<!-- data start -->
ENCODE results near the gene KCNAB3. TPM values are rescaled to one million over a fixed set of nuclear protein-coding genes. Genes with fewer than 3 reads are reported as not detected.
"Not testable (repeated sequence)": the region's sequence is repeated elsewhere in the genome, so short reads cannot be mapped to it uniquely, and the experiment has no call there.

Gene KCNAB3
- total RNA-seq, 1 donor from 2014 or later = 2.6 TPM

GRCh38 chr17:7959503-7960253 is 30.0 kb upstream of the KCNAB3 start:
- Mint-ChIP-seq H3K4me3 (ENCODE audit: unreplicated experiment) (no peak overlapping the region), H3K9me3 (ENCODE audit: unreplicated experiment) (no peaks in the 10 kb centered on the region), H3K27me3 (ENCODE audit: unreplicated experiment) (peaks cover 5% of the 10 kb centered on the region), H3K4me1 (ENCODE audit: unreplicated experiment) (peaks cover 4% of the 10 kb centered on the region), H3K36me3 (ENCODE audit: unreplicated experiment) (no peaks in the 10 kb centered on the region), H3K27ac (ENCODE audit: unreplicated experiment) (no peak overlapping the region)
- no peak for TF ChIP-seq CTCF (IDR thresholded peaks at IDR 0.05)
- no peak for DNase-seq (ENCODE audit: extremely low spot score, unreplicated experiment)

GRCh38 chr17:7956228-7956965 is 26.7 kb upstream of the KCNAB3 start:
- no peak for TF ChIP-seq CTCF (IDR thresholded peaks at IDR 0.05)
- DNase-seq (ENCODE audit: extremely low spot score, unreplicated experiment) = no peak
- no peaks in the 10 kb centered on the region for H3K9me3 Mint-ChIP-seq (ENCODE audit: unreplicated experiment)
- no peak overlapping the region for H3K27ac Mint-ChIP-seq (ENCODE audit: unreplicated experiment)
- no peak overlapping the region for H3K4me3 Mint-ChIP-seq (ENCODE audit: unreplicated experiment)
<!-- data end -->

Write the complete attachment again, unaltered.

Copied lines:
ENCODE results near the gene KCNAB3. TPM values are rescaled to one million over a fixed set of nuclear protein-coding genes. Genes with fewer than 3 reads are reported as not detected.
"Not testable (repeated sequence)": the region's sequence is repeated elsewhere in the genome, so short reads cannot be mapped to it uniquely, and the experiment has no call there.

Gene KCNAB3
- total RNA-seq, 1 donor from 2014 or later = 2.6 TPM

GRCh38 chr17:7959503-7960253 is 30.0 kb upstream of the KCNAB3 start:
- Mint-ChIP-seq H3K4me3 (ENCODE audit: unreplicated experiment) (no peak overlapping the region), H3K9me3 (ENCODE audit: unreplicated experiment) (no peaks in the 10 kb centered on the region), H3K27me3 (ENCODE audit: unreplicated experiment) (peaks cover 5% of the 10 kb centered on the region), H3K4me1 (ENCODE audit: unreplicated experiment) (peaks cover 4% of the 10 kb centered on the region), H3K36me3 (ENCODE audit: unreplicated experiment) (no peaks in the 10 kb centered on the region), H3K27ac (ENCODE audit: unreplicated experiment) (no peak overlapping the region)
- no peak for TF ChIP-seq CTCF (IDR thresholded peaks at IDR 0.05)
- no peak for DNase-seq (ENCODE audit: extremely low spot score, unreplicated experiment)

GRCh38 chr17:7956228-7956965 is 26.7 kb upstream of the KCNAB3 start:
- no peak for TF ChIP-seq CTCF (IDR thresholded peaks at IDR 0.05)
- DNase-seq (ENCODE audit: extremely low spot score, unreplicated experiment) = no peak
- no peaks in the 10 kb centered on the region for H3K9me3 Mint-ChIP-seq (ENCODE audit: unreplicated experiment)
- no peak overlapping the region for H3K27ac Mint-ChIP-seq (ENCODE audit: unreplicated experiment)
- no peak overlapping the region for H3K4me3 Mint-ChIP-seq (ENCODE audit: unreplicated experiment)